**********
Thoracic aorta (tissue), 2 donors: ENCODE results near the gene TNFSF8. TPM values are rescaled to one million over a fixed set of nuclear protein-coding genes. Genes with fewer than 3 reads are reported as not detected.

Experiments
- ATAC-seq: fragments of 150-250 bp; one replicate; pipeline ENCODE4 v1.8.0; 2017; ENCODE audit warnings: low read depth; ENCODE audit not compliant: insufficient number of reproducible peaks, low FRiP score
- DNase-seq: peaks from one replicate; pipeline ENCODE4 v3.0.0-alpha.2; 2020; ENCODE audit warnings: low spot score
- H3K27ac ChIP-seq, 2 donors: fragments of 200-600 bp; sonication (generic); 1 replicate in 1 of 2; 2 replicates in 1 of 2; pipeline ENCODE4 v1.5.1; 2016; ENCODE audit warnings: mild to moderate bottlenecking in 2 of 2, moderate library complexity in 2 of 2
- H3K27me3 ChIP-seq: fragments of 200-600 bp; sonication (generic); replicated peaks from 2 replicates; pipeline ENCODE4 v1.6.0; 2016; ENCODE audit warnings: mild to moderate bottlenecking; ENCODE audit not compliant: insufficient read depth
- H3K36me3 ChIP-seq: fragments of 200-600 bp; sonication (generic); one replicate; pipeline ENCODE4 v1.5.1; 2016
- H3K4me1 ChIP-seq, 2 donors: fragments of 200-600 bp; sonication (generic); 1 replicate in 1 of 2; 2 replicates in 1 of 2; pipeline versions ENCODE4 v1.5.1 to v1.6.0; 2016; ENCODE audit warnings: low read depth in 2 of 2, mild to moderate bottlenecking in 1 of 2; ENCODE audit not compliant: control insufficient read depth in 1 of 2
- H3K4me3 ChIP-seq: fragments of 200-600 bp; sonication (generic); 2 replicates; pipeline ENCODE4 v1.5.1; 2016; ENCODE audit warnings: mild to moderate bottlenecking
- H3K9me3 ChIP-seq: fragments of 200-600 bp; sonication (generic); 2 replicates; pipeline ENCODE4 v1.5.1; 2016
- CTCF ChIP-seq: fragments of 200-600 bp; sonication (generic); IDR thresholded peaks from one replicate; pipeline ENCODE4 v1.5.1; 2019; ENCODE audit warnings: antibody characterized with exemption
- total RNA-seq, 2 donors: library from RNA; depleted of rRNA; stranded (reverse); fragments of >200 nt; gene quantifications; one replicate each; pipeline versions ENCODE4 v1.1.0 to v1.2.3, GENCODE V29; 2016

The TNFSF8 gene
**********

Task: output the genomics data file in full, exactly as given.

Thoracic aorta (tissue), 2 donors: ENCODE results near the gene TNFSF8. TPM values are rescaled to one million over a fixed set of nuclear protein-coding genes. Genes with fewer than 3 reads are reported as not detected.

Experiments
- ATAC-seq: fragments of 150-250 bp; one replicate; pipeline ENCODE4 v1.8.0; 2017; ENCODE audit warnings: low read depth; ENCODE audit not compliant: insufficient number of reproducible peaks, low FRiP score
- DNase-seq: peaks from one replicate; pipeline ENCODE4 v3.0.0-alpha.2; 2020; ENCODE audit warnings: low spot score
- H3K27ac ChIP-seq, 2 donors: fragments of 200-600 bp; sonication (generic); 1 replicate in 1 of 2; 2 replicates in 1 of 2; pipeline ENCODE4 v1.5.1; 2016; ENCODE audit warnings: mild to moderate bottlenecking in 2 of 2, moderate library complexity in 2 of 2
- H3K27me3 ChIP-seq: fragments of 200-600 bp; sonication (generic); replicated peaks from 2 replicates; pipeline ENCODE4 v1.6.0; 2016; ENCODE audit warnings: mild to moderate bottlenecking; ENCODE audit not compliant: insufficient read depth
- H3K36me3 ChIP-seq: fragments of 200-600 bp; sonication (generic); one replicate; pipeline ENCODE4 v1.5.1; 2016
- H3K4me1 ChIP-seq, 2 donors: fragments of 200-600 bp; sonication (generic); 1 replicate in 1 of 2; 2 replicates in 1 of 2; pipeline versions ENCODE4 v1.5.1 to v1.6.0; 2016; ENCODE audit warnings: low read depth in 2 of 2, mild to moderate bottlenecking in 1 of 2; ENCODE audit not compliant: control insufficient read depth in 1 of 2
- H3K4me3 ChIP-seq: fragments of 200-600 bp; sonication (generic); 2 replicates; pipeline ENCODE4 v1.5.1; 2016; ENCODE audit warnings: mild to moderate bottlenecking
- H3K9me3 ChIP-seq: fragments of 200-600 bp; sonication (generic); 2 replicates; pipeline ENCODE4 v1.5.1; 2016
- CTCF ChIP-seq: fragments of 200-600 bp; sonication (generic); IDR thresholded peaks from one replicate; pipeline ENCODE4 v1.5.1; 2019; ENCODE audit warnings: antibody characterized with exemption
- total RNA-seq, 2 donors: library from RNA; depleted of rRNA; stranded (reverse); fragments of >200 nt; gene quantifications; one replicate each; pipeline versions ENCODE4 v1.1.0 to v1.2.3, GENCODE V29; 2016

The TNFSF8 gene